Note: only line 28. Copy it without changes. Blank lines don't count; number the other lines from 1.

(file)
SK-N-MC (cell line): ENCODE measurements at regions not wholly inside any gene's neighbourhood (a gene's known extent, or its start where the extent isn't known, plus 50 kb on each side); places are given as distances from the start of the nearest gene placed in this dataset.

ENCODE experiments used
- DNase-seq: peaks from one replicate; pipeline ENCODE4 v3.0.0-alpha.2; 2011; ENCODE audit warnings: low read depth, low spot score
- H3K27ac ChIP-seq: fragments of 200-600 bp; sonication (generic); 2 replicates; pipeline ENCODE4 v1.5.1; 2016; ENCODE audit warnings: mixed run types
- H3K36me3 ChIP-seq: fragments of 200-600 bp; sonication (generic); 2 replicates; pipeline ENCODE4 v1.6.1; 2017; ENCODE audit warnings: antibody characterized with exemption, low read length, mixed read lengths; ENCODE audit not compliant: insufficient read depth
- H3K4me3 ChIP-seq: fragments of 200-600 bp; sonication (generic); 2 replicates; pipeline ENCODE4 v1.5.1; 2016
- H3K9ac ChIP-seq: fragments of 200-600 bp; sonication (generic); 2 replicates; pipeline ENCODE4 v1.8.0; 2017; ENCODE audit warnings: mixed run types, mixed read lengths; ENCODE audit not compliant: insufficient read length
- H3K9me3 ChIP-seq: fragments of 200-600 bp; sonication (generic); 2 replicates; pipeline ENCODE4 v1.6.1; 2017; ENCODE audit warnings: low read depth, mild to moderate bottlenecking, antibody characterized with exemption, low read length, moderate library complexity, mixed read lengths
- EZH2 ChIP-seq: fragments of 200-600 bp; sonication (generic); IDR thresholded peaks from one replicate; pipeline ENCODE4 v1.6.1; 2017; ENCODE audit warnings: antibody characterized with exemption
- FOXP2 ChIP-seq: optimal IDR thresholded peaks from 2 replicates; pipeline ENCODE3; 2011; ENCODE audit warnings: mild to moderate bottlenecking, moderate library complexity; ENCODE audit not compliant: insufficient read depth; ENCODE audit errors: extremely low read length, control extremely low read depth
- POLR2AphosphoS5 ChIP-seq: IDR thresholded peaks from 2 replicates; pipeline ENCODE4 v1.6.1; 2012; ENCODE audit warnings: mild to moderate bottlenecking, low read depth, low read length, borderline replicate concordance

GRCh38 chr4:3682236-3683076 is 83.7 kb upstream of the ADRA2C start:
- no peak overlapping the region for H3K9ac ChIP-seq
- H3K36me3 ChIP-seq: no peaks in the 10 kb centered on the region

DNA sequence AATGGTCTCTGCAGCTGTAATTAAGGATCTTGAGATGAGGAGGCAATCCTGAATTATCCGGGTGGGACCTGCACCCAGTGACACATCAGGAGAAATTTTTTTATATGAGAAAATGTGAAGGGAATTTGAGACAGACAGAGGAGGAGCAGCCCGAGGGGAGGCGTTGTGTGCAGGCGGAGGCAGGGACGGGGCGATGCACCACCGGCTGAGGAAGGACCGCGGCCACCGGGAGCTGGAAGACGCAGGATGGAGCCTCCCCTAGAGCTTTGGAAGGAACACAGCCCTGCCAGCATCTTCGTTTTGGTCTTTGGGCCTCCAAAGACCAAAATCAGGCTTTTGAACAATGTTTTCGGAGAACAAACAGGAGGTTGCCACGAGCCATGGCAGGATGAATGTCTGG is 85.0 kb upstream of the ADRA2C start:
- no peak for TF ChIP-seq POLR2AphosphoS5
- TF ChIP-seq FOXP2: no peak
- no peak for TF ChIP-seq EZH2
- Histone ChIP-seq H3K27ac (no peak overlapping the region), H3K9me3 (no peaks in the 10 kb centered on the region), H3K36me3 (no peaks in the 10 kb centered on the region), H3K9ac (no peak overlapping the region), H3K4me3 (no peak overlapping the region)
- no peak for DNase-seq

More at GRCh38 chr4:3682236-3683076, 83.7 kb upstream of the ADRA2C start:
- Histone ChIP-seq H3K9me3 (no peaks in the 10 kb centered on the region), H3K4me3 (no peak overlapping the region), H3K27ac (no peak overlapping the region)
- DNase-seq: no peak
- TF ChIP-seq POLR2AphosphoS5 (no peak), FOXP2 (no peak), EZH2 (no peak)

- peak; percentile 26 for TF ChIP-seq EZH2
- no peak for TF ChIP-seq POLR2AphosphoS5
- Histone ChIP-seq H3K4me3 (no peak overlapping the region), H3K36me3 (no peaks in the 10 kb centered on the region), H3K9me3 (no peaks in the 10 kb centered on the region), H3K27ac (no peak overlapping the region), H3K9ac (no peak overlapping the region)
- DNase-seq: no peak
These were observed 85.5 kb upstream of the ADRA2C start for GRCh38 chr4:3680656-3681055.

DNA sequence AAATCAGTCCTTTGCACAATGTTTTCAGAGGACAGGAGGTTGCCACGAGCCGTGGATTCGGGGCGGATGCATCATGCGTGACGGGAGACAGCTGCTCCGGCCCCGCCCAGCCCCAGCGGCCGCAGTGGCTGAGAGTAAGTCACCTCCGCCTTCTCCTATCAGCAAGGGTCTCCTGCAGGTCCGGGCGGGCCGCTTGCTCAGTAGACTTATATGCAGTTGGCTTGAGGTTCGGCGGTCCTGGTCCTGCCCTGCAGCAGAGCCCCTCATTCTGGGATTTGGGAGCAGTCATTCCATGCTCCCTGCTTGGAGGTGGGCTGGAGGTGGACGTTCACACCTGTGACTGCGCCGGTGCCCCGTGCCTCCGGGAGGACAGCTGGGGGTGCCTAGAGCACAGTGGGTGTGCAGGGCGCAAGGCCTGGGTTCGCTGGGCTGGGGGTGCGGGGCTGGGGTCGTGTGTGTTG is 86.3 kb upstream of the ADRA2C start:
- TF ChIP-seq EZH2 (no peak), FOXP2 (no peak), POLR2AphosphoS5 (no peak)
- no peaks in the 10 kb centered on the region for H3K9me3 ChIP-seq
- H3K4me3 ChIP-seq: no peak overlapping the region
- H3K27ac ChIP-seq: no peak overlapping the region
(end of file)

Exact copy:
- DNase-seq: no peak